Throughout their training and practice, physicians become adept at pattern recognition as a means to efficiently connect and synthesize seemingly disparate laboratory, physical exam, and radiologic and historical findings into a coherent theory for what likely ails the patient sitting in front of them. This inductive method of reasoning is necessary because, based on these conclusions, a physician will then choose from among a huge array of diagnostic tests to validate their clinical suspicions.
Frequently (and especially for inflammatory diseases), a panel of diagnostic tests will be required to evaluate each of the possible diagnoses being entertained. Judiciously pursuing the diagnostic workup helps minimize the risk of false-positive results that could lead to more invasive and risky testing and treatments.
The multi-organ inflammatory diseases evaluated and treated by rheumatologists and infectious disease doctors exemplify how challenging it can be to pursue a parsimonious diagnostic work-up. As a result, novel diagnostic testing strategies not only need to be more sensitive than existing tests, but they also need to more comprehensively query a patient sample for an array of possible etiologies to avoid missing diagnoses that may not fit existing diagnostic algorithms and clinical phenotypes.
Metagenomic deep sequencing (MDS) is an unbiased, hypothesis-free approach toward infectious disease diagnosis that leverages the remarkable efficiency of massively parallel sequencing technologies paired with concomitant advances in computational algorithms and processing speed that is required for the resulting large volumes of sequence data. As a consequence, it is now possible to sequence essentially all the nucleic acid in a given patient sample, filter out all the human sequences and then rapidly query large public databases to identify the source of the nonhuman sequences present in the sample.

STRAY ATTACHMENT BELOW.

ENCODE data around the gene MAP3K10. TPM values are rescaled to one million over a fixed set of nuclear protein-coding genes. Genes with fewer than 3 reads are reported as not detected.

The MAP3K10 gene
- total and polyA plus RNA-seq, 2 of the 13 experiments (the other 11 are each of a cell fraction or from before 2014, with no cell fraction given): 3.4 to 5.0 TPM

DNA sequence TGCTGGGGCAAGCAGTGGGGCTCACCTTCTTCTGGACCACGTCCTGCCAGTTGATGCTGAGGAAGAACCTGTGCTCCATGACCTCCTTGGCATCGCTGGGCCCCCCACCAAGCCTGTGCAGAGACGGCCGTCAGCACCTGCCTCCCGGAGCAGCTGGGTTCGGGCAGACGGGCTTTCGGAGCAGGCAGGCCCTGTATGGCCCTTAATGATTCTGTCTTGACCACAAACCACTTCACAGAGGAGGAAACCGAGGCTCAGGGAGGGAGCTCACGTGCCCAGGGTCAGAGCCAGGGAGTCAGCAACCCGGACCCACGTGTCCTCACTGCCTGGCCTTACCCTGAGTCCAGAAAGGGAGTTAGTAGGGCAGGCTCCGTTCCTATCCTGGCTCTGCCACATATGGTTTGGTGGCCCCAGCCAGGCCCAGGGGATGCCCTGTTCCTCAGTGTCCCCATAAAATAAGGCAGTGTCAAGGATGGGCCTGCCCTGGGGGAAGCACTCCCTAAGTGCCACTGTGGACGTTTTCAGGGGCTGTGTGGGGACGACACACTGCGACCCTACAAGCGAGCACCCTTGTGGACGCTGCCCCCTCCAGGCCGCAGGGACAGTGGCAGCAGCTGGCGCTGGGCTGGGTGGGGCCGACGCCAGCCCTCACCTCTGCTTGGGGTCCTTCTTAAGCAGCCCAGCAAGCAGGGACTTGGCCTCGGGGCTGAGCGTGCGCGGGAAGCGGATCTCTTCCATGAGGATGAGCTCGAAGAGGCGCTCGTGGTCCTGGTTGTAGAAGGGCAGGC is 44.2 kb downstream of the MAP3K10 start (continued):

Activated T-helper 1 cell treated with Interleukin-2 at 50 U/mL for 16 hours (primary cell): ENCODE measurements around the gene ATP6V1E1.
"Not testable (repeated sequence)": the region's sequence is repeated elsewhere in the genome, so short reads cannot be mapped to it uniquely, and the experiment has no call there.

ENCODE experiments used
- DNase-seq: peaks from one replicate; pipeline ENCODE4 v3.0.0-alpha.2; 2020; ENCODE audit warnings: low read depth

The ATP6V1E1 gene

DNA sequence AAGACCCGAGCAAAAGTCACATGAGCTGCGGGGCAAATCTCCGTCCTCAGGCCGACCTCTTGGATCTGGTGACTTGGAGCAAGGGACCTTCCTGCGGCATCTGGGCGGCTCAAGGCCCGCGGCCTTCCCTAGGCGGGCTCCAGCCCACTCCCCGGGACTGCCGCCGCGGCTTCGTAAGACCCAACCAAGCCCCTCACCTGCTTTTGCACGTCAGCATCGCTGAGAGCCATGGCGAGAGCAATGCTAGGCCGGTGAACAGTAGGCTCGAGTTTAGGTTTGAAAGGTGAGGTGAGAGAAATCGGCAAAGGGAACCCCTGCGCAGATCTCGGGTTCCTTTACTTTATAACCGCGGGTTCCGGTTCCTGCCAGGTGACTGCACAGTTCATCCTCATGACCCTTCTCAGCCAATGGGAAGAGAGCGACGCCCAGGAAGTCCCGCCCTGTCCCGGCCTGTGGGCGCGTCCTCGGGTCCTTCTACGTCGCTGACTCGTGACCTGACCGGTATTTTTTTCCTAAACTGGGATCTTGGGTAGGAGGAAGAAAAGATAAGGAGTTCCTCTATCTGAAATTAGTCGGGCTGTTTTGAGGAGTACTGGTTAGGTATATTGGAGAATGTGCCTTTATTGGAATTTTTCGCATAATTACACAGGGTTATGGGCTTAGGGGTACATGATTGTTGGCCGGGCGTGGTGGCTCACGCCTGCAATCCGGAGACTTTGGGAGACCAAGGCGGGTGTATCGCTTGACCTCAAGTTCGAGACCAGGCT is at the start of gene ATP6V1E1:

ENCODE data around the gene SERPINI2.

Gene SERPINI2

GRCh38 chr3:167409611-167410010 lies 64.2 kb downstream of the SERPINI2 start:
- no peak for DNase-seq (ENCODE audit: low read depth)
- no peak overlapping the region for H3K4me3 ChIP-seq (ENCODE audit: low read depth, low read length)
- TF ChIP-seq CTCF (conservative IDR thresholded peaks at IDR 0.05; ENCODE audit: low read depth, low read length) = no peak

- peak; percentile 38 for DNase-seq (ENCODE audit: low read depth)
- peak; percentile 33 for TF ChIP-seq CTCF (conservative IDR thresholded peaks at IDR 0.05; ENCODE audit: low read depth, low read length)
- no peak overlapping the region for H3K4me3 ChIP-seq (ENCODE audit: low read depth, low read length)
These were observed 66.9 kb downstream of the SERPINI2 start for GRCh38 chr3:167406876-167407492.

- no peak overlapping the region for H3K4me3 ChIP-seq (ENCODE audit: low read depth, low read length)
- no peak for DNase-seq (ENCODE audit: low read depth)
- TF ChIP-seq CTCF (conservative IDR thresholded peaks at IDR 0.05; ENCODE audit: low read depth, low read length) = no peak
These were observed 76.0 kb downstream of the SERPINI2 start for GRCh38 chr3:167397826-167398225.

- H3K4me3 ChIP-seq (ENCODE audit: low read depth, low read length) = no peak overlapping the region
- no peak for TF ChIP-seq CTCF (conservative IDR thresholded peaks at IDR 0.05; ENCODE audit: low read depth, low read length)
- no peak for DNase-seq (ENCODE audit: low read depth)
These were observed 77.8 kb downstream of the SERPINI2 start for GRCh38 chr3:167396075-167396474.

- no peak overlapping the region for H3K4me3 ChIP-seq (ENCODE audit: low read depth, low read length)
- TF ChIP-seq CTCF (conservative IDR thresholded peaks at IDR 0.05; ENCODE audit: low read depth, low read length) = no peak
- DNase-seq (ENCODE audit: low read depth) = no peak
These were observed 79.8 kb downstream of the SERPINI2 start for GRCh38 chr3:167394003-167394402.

Using this approach, one is able to look for essentially any type of pathogen (i.e., fungi, eukaryotes, DNA and RNA viruses, and bacteria) in a single test. Our group has previously shown that this technology can identify common and unusual infections in cerebrospinal fluid, blood, respiratory samples and stool from a wide range of species, including humans. In a recent study, we tested whether MDS was useful for identifying infections in the very small volumes of intraocular fluid obtained from patients with uveitis.
Less than 50% of all intraocular inflammatory diseases (e.g. uveitis) are associated with a systemic inflammatory disease, such as rheumatoid arthritis, vasculitis and inflammatory bowel disease. Numerous infectious causes of uveitis exist and can complicate diagnostic work-ups, especially if a patient has already been immunosuppressed for a systemic autoimmune disease. Specifically, it is sometimes unclear whether intraocular inflammation is a manifestation of a patient’s underlying condition or whether they have suffered an infectious complication as a result of their immunosuppressed state.